Digital scholarship projects, by nature, are often group projects. While group projects often get a bad rap, we think they can be successful and even instrumental in creating a successful digital scholarship project. To address the potential pitfalls of group projects, it’s important to define everyone’s roles at the outset. What are the roles and responsibilities of each group member? Does each member agree to these expectations?

For big projects, consider a project compact. Project compacts are a way to lay out, at the outset, the roles and responsibilities of contributors (including collaborating faculty, students, and staff), and how those contributions will be acknowledged.  They can address time frame, work scope, project management, and how changes and adaptations can and will be proposed, reviewed, and implemented.

To ensure an equitable group experience, it’s helpful to establish group norms in addition to roles and responsibilities. How will the group communicate? What forms of communication are preferred or unacceptable? How will the group address conflict or roadblocks? 

As an instructor, you should plan on scaffolding different steps of the project. By completing the project in phases, you can provide feedback throughout the process and better identify issues as they arise. Additionally, you might ask your students to rotate through different tasks or roles as the project progresses. Doing so can help ensure a more equitable distribution of labor and prevent students from being pigeonholed into certain tasks based on their perceived strengths or weaknesses (e.g., male students doing more of the technical work while female students work on style or design). 

At the end of the project, you can ask your students to submit reflections on the process of completing the assignment. Think of this less as a chance for students to tell on their peers and more of an opportunity for them to self-assess their own contributions.

EXAMPLES

2021-09-06T06:02:18-07:00

Perspectives on Hairwork: Historic Vermont

This website was built by Professor Ellery Foutch and students of her Middlebury College Winter 2021 class “Material Culture in Focus: Hair & Hairwork” (AMST 1017), a course that explored the multivalent meanings of hair in American culture, past and present. Our research was focused on local examples of hairwork: nineteenth-century hand-made objects constructed from human hair, often exchanged as mementos or transformed into elaborate items of jewelry or keepsake wreaths that emblematized familial relationships and kinship networks.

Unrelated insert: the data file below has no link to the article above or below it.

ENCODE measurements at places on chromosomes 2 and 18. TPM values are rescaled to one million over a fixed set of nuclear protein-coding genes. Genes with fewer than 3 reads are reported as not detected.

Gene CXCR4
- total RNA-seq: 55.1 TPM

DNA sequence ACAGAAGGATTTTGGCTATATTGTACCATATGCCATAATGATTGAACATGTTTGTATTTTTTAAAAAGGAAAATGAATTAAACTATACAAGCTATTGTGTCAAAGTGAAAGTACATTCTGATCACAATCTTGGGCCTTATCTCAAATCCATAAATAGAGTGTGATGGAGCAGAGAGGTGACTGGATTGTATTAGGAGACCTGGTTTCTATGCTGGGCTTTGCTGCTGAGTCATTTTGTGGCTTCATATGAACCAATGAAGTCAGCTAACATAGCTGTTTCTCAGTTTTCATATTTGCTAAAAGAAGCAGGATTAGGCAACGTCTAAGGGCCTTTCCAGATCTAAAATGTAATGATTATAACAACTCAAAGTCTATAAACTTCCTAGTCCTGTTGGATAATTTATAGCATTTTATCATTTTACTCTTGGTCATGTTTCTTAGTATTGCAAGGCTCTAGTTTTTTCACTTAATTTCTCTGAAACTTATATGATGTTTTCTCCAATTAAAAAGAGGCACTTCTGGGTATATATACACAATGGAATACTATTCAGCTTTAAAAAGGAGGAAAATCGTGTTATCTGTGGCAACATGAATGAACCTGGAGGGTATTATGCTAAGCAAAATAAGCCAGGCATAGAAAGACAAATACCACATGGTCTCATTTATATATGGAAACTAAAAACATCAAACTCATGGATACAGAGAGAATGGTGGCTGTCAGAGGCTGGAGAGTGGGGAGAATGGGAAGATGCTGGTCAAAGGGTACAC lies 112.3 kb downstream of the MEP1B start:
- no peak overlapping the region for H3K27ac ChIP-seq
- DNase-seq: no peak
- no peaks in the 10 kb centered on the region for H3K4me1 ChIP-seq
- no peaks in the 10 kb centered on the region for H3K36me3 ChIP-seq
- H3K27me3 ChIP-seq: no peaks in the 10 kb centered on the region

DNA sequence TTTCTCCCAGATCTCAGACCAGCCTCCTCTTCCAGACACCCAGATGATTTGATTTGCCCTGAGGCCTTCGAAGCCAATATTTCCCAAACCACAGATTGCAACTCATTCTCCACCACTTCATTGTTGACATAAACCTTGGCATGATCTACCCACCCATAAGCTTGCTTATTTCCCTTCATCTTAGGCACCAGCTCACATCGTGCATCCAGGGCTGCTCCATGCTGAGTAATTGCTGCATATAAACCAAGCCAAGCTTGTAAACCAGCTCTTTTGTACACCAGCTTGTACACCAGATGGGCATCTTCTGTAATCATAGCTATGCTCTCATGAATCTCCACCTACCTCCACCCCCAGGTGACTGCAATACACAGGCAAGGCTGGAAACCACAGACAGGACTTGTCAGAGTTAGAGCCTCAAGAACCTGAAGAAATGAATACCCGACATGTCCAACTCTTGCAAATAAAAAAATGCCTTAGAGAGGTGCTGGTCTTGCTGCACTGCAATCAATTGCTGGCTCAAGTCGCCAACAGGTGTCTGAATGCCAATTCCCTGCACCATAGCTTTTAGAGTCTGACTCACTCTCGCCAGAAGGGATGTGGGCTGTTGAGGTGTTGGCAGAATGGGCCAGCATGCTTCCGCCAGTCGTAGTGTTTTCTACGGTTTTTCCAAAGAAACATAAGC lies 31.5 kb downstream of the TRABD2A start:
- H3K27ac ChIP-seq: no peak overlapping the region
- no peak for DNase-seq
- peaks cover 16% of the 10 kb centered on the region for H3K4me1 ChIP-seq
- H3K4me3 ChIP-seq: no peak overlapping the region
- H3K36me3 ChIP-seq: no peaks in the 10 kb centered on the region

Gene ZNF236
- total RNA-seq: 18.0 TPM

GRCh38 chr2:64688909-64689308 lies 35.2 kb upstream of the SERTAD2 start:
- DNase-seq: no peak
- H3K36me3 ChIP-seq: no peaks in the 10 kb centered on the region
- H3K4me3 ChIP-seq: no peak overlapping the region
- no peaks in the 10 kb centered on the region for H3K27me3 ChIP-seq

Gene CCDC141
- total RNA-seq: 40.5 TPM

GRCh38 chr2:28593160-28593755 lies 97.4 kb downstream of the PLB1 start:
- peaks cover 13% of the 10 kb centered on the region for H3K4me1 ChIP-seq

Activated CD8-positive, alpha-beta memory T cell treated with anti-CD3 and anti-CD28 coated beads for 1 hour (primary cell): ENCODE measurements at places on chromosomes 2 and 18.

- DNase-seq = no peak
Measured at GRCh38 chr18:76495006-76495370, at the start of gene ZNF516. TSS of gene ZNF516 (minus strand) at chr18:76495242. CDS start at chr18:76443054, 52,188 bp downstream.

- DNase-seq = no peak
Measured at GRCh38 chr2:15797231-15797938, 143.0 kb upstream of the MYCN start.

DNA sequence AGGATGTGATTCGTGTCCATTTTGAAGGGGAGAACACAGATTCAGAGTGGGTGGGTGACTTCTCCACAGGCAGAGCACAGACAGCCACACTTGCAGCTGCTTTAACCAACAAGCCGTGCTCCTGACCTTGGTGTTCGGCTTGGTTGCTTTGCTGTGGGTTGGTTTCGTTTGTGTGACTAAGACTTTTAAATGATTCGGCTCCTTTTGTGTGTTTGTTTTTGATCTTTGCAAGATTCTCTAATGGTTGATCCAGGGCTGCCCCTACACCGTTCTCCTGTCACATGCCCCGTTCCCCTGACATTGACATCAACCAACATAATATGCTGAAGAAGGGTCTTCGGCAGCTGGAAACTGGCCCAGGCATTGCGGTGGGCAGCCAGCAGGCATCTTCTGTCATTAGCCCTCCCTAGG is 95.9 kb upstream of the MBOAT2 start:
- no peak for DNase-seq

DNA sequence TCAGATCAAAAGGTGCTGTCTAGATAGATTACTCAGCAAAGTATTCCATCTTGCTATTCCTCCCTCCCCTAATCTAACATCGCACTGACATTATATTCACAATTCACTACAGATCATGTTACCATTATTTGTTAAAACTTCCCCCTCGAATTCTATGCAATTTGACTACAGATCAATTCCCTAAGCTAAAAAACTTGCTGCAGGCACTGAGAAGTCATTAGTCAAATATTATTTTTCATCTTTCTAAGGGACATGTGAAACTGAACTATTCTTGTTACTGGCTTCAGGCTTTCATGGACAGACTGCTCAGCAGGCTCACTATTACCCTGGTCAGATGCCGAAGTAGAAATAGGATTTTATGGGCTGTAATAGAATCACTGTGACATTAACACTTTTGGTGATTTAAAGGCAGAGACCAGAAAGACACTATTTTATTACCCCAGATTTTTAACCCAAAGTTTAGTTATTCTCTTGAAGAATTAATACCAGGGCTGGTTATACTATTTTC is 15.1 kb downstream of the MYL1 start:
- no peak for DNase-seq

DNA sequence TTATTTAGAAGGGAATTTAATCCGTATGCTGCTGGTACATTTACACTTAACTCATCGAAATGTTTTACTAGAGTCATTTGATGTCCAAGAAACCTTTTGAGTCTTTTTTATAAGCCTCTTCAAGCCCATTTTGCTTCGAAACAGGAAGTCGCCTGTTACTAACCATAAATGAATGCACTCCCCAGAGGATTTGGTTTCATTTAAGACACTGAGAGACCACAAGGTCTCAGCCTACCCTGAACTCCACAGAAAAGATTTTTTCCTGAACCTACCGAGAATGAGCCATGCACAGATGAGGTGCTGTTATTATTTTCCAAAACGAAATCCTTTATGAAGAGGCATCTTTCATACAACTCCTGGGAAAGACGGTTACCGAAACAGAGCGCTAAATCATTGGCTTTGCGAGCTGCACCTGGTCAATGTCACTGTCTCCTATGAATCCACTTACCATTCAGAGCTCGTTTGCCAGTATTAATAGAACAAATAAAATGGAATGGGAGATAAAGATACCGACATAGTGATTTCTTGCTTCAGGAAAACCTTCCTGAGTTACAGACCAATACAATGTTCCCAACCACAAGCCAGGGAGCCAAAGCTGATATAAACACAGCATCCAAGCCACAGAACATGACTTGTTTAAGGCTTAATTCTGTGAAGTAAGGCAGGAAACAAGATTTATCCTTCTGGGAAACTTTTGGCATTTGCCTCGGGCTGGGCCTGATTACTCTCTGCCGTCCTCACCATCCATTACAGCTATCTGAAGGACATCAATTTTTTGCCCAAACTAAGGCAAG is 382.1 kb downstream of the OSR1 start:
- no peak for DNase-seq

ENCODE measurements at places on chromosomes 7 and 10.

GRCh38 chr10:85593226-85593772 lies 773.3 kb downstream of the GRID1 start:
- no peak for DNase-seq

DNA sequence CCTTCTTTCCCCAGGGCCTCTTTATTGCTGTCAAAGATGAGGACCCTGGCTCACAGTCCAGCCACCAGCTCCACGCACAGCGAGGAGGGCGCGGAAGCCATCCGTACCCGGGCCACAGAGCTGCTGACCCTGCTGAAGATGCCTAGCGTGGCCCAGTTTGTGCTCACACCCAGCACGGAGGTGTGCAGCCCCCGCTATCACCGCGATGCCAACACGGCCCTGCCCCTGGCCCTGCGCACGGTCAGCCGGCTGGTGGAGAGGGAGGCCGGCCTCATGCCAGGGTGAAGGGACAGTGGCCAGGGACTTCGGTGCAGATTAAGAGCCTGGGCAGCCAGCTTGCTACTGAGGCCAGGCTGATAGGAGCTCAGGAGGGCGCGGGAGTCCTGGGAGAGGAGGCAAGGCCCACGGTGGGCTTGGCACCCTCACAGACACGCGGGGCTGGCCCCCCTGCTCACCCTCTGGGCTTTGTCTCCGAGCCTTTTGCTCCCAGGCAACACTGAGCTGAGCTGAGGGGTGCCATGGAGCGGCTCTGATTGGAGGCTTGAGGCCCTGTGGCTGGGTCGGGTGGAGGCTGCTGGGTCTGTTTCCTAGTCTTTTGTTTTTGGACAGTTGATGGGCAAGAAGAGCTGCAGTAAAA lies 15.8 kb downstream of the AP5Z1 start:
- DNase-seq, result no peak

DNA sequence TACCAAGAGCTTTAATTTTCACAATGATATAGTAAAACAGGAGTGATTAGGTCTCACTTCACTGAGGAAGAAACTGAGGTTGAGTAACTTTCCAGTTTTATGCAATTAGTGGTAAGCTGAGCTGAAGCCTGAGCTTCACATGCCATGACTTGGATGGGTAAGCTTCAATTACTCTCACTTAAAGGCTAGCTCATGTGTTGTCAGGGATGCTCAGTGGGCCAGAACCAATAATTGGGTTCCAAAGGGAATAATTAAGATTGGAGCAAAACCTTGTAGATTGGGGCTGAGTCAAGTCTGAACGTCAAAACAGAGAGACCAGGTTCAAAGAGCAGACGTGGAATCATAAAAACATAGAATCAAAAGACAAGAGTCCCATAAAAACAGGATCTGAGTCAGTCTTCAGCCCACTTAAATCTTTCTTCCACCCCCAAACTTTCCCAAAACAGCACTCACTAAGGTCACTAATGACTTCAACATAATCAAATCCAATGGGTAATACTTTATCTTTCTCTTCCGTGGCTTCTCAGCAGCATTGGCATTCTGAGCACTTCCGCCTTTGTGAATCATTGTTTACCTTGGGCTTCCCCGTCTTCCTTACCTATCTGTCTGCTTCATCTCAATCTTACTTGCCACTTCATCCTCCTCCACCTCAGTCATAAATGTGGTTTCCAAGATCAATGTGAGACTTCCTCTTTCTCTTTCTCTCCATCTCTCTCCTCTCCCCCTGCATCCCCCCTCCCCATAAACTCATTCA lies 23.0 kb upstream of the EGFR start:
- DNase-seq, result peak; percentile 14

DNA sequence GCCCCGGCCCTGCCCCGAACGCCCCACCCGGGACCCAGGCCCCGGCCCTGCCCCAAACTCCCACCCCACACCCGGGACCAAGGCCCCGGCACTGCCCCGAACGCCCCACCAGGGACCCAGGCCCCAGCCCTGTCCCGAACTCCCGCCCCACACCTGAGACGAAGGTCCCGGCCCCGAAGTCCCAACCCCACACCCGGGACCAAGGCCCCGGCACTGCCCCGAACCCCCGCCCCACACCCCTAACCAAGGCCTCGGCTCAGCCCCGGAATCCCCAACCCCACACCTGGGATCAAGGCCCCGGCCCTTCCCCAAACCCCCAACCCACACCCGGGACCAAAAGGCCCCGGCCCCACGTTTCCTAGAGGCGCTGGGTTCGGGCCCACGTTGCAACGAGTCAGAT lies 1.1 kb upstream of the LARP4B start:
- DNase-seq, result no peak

Project website

2021-09-06T05:59:19-07:00

Social Class and the Environment Textbook

The project for this textbook began in the spring semester of 2020—pre-COVID19. Halfway through that spring semester, all at Middlebury College were sent home. The student-authors in the course opted to continue to work on the textbook. After the pre-COVID19 introduction to SCALAR, student-authors opted to continue with the project because the collaborative writing assignments, pages in SCALAR, could be done virtually by synthesizing synchronous and asynchronous activities, and ZOOM meetings, with each other and me.

The spring 2021 course  picked-up where the spring 2020 course left off. This meant going back to the pages student-authors constructed, edit and revise, and create media where appropriate. “Lessons” and any additional pedagogical matter that involves writing on the part of the student user, I created.

Project website

2021-09-06T06:02:55-07:00

Write Like A Scientist

Write Like a Scientist is designed to aid students in writing more effectively in the genres that professional scientists routinely read and write.

Write Like a Scientist differs from the many available scientific writing guides out there. We know that simply reading a tip (“be concise!”) doesn’t immediately translate into understanding and into improved writing.  Instead of simply telling students what to write or providing to-do lists, we provide guided practice in recognizing and emulating the features of effective writing and in making intentional writing choices. In doing so, we help students become more flexible and reflective scientific writers who can successfully address multiple audiences.

Project website